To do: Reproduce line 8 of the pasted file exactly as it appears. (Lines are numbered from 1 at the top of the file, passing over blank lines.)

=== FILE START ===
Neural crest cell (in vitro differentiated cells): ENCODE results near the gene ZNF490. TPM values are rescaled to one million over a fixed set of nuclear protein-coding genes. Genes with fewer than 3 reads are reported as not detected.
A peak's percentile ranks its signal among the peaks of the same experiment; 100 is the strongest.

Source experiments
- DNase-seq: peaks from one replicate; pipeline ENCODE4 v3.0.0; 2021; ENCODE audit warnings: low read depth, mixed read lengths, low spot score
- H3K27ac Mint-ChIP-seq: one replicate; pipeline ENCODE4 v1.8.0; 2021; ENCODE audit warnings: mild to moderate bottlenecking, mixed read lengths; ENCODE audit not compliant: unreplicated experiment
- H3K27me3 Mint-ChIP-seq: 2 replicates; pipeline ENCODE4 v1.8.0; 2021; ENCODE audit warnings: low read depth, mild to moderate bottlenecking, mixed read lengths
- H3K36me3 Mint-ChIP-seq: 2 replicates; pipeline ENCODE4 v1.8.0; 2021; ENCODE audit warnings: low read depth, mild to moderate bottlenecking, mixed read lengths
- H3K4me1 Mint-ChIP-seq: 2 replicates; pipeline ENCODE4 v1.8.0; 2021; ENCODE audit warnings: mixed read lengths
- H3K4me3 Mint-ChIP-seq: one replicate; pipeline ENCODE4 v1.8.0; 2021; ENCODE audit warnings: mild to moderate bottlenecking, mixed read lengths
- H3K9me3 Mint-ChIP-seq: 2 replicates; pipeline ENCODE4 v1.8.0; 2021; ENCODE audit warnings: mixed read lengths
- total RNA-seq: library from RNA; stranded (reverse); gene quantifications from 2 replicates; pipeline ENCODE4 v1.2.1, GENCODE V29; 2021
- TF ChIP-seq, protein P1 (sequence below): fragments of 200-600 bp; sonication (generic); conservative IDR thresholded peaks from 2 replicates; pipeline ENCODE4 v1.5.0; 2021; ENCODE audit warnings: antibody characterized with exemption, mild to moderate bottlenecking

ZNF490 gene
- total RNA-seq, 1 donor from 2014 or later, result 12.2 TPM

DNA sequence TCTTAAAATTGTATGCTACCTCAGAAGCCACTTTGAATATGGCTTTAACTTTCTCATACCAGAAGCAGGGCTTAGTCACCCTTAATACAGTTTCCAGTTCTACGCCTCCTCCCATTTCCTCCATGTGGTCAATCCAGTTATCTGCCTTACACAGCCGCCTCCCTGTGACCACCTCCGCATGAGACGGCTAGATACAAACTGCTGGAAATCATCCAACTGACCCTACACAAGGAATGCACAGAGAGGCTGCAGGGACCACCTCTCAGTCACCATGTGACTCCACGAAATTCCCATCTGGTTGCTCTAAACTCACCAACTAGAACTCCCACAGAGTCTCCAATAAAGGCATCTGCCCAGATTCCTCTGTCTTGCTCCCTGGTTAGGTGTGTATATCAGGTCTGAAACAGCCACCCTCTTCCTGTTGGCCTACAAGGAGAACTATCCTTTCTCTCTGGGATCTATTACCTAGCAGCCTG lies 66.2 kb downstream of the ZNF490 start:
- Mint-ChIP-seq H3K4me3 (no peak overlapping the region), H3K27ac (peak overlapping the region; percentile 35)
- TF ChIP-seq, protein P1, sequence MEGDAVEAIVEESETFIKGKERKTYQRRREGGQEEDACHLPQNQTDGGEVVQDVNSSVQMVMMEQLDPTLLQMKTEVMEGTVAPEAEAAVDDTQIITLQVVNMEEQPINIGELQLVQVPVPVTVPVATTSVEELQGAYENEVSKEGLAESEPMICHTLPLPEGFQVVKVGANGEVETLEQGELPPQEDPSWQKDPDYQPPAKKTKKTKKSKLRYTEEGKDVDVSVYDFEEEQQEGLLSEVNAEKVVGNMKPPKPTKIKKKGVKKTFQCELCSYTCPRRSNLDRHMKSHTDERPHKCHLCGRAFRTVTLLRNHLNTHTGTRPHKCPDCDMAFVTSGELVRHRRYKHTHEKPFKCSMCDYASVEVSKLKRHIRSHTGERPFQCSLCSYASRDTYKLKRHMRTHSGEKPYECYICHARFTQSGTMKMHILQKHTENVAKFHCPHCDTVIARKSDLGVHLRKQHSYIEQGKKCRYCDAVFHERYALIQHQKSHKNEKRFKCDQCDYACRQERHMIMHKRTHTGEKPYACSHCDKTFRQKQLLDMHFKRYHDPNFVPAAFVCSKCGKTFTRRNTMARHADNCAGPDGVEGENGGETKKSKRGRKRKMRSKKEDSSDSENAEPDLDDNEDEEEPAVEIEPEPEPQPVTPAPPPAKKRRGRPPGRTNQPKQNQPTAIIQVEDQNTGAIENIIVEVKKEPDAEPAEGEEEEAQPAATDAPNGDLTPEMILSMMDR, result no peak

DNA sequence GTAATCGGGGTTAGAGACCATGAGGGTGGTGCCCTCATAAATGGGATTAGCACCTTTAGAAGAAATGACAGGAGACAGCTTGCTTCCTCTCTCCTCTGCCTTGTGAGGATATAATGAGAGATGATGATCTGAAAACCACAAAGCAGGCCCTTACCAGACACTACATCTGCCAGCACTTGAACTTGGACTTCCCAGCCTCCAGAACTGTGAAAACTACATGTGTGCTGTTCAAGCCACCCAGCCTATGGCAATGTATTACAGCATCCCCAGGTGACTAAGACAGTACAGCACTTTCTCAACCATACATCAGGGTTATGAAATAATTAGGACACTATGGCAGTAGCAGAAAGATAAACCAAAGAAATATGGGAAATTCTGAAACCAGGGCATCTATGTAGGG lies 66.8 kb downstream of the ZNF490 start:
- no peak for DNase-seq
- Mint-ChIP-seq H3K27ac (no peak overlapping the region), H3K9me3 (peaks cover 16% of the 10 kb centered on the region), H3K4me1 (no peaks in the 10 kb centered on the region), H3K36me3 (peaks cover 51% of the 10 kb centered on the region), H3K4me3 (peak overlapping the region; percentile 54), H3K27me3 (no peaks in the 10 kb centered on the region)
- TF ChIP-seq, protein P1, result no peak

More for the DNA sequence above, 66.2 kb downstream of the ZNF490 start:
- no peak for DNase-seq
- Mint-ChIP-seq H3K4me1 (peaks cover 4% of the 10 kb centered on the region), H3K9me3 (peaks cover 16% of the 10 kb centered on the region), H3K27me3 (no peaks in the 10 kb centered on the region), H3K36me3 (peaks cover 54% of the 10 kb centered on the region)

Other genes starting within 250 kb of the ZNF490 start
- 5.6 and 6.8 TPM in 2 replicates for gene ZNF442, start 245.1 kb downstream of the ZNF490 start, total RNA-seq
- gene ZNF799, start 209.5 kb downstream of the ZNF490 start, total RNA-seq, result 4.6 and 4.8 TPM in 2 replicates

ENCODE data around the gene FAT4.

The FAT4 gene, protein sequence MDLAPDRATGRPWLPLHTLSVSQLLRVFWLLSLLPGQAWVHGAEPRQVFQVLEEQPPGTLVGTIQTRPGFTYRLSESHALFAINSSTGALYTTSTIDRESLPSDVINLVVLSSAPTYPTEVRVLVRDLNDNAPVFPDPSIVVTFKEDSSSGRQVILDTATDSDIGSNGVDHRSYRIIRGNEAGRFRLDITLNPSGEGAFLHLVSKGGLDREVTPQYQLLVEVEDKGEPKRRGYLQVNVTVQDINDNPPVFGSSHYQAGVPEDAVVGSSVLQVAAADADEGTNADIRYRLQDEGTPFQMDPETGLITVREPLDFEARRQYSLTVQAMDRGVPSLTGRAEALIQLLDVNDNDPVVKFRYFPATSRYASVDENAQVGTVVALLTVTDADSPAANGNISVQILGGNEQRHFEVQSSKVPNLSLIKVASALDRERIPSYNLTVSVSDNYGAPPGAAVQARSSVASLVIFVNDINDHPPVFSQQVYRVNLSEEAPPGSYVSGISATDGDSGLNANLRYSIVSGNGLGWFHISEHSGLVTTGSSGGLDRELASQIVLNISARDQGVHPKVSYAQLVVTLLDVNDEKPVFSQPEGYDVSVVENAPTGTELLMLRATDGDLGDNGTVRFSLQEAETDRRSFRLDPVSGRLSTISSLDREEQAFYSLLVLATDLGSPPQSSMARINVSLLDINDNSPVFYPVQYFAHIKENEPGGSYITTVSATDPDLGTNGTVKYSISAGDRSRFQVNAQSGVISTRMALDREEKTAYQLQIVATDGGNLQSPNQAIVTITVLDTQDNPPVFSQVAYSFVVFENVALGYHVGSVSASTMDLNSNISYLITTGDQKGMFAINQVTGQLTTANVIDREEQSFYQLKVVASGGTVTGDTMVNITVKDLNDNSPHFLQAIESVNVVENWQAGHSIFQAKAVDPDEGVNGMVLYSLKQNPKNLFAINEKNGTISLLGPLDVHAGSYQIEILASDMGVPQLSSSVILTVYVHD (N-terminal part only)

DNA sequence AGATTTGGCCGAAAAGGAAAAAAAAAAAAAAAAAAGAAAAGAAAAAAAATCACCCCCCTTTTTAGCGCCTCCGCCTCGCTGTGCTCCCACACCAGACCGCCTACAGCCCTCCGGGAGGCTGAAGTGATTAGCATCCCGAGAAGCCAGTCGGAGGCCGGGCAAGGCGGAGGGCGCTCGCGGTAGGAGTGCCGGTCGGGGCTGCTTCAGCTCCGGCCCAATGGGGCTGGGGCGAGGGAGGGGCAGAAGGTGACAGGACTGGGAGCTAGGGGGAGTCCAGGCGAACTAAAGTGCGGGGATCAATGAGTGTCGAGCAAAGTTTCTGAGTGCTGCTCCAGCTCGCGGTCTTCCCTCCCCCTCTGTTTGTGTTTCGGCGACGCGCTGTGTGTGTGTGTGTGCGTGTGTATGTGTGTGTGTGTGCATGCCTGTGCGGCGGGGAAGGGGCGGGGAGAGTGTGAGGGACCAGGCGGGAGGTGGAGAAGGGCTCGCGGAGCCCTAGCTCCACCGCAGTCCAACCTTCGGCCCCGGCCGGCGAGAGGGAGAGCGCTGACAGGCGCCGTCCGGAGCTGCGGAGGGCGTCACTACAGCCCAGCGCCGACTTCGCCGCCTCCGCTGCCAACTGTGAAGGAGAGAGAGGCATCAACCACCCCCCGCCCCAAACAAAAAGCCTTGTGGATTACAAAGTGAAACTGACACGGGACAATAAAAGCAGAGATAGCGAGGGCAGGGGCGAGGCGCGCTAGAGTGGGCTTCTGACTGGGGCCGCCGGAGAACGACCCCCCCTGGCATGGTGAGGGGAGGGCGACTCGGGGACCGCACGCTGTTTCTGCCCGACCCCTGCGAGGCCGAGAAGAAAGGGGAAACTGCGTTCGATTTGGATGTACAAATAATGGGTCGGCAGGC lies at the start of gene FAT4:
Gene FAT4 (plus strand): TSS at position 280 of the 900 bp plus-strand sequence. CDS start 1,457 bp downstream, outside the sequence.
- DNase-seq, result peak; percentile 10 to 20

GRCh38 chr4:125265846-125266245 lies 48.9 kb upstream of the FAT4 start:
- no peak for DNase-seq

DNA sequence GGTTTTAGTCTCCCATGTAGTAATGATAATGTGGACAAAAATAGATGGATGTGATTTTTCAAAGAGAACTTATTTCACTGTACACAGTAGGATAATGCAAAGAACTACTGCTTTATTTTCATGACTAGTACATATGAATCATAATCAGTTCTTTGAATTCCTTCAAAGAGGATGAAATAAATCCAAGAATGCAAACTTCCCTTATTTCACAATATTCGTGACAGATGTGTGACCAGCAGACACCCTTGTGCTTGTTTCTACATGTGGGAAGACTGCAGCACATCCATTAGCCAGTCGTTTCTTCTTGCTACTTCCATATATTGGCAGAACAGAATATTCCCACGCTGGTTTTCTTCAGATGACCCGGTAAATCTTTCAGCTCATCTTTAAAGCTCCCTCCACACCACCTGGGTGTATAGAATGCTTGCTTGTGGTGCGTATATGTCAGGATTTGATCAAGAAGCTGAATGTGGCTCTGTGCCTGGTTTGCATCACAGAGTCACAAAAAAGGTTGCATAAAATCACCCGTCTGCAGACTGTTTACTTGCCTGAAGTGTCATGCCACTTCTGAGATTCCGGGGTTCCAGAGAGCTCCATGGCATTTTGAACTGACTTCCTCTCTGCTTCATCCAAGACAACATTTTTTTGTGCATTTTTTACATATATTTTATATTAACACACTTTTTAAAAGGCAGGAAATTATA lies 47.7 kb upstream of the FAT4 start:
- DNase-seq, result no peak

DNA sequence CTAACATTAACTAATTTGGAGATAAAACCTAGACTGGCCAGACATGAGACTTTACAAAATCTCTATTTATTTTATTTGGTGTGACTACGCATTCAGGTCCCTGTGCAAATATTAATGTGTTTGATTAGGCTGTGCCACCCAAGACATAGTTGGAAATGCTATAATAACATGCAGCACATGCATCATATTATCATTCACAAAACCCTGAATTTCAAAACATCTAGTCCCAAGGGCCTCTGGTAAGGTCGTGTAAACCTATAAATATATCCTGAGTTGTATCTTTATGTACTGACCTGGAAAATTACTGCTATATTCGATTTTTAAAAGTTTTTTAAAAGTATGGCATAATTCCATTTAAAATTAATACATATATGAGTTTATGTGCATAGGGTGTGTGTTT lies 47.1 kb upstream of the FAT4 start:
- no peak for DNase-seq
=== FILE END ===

- H3K4me1 Mint-ChIP-seq: 2 replicates; pipeline ENCODE4 v1.8.0; 2021; ENCODE audit warnings: mixed read lengths